"I particularly love Indian dance because it not only can allow me a highly nuanced engagement with the body but, in addition, it also offers me the opportunity to externalize my interiority."
- Navtej Johar
(‘Where dance, yoga and urban activism meet’ by Tishani Doshi, The Hindu’s Thread, Oct 21, 2016)

“The angular bending of the knees constantly in dance will wear out the ligament with age, since knees and legs are not meant to angle themselves in totally opposing directions. This doesn’t mean that classical dance is a health hazard. The body calls for a stop to physical exertion, it’s for us to pay attention to that mild signal and not drag the machine to its breaking point,” suggests orthopedic Dr. Suresh Kumar succinctly.
- ‘Immortal art, mortal artistes,’ Ranee Kumar, The Hindu Fri Review, Jan 15, 2016

"If you want to be original, be ready to be copied."
- Coco Chanel

"I often feel that what the dancers are dancing does not really require a body. A slogan or a placard would be a more efficient option. Frankly, the body has become incidental in dance that has been reduced to a show-and-tell routine without any authentic affect upon the body. They jump wildly from one end of the stage to the other and yet there is absolutely no movement, neither inside them nor you. You walk out unmoved, even untouched. Being revved up is not necessarily an aesthetic experience. I often say that we've been dancing up the wrong tree."
- Navtej Johar
('Where dance, yoga and urban activism meet' by Tishani Doshi, The Hindu's Thread, Oct 21, 2016)

"If you don’t fail it’s because you did not risk enough, and if you didn’t risk enough it’s because you didn’t put your whole self out there."
- Carlos Barrabes

"A dancer's span is wide - dancers start early and to be recognized and succeed takes long. That's why I've started a trust, Kalavaahini. Everything is about funding. If funding comes in, I would love to do a program of excellence, I would like to present younger dancers with potential, give them a platform they are excited about and get them to create something, give them money - for themselves, for their musicians. Give them a technical run through, time for preparation. Treat them like they are important. Make them feel pampered....why not? But for that, one has to curate well and it has to be on merit."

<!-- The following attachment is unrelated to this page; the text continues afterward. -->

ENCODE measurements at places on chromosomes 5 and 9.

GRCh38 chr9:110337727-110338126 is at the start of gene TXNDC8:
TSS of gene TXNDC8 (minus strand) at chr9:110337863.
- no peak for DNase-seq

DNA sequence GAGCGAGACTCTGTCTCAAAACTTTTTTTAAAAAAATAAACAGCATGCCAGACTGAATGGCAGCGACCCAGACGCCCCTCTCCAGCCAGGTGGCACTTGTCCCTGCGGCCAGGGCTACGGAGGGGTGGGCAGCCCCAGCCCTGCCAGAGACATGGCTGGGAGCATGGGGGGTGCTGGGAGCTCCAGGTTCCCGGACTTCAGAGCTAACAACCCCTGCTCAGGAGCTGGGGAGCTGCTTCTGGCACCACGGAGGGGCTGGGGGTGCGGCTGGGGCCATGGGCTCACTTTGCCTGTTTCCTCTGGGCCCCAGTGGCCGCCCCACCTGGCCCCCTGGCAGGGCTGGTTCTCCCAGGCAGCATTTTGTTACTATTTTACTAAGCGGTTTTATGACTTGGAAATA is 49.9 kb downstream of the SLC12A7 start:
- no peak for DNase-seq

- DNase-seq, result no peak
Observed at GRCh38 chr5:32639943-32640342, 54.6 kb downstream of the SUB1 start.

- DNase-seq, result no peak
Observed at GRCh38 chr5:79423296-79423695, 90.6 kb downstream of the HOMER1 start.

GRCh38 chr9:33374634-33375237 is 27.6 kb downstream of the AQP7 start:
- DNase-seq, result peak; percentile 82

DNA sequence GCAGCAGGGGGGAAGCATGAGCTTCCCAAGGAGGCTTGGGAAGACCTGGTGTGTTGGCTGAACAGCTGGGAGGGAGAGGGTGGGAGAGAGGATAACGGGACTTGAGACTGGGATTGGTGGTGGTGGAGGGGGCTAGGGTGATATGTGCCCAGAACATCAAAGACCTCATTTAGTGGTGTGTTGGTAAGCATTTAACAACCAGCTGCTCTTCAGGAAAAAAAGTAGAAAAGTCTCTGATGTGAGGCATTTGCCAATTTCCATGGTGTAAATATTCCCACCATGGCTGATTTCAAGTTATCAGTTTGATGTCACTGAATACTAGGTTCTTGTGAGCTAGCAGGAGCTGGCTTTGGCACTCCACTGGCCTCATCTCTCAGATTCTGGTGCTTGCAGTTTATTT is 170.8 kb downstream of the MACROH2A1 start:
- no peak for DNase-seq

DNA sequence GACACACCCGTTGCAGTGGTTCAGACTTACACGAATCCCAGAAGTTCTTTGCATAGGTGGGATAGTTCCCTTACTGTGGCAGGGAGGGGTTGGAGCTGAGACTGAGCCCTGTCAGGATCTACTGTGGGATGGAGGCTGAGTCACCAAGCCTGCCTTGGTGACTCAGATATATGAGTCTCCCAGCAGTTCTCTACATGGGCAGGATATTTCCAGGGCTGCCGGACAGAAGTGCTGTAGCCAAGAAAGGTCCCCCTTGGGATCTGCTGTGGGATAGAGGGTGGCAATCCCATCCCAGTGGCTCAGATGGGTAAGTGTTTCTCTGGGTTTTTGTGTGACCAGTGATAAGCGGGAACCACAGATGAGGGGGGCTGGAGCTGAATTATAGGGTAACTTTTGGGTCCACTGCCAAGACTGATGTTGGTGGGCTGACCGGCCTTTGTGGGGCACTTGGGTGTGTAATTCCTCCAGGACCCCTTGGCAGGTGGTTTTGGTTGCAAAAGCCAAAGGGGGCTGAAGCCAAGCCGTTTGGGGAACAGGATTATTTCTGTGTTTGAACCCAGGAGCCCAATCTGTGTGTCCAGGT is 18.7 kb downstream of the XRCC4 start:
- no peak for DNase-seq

- Malavika Sarukkai
('Can you live the moment?' by K Bhumika, The Hindu Metro Plus, Sept 1, 2016)

"There is a complete paranoia that we are going to lose our heritage if we expand its boundaries, but we will actually lose it only if we put it in a museum and don’t let it breathe."
- Aditi Mangaldas
(‘Dance has to breathe, and it has to breathe today’s air’ by Pooja Pillai, Indian Express, Aug 14, 2016)

"I have been asked how I can call myself a Kathak dancer since I don't wear a dupatta. I was told that Kathak is three-dimensional and that the dupatta adds grace. Men don't need to dance with a dupatta. Does that mean they are born with grace and women are not? I can see how sound adds dimension, how emotions add dimension, but how can a piece of fabric do that? I find that regressive. When I was 16 and doing my first solo at the Kal Ke Kalakar festival under my guru Kumudini Lakhia, I didn't wear a dupatta, nor did I wear one when dancing in many of (Birju) Maharajji's pieces."
- Aditi Mangaldas
('Dance has to breathe, and it has to breathe today's air' by Pooja Pillai, Indian Express, Aug 14, 2016)

"Without art, the crudeness of reality would make the world unbearable."
- George Bernard Shaw

Dance will not make money. But the real investment is in the idea. It is about investing in people and in the quality of life and imagination. It is about investing in an alternate vision of life.
- Jayachandran Pallazhy
(‘Dance as an agent of change’ by Archana Nathan, The Hindu Fri Review, Feb 6, 2015)

"You have to love dancing to stick to it. It gives you nothing back, no manuscripts, no paintings, no poems, nothing but that single fleeting moment when you feel alive."
- Merce Cunningham

"I have derived my entire existence from dance. I am a balanced person; at harmony with myself and my surroundings because of it. I learnt to appreciate different cultures alongside our very own Indian philosophy. There is no other philosophy wherein the devis and devatas have been made out to be performing artistes. Our goddess of wisdom plays the veena. The creator of our world, Lord Nataraj, is a dancer himself. In so many ways, dance exhorts one to balance out the inner being, which is exactly why it is a form of yog. It is all about harmonising the tandav and the lasya within oneself."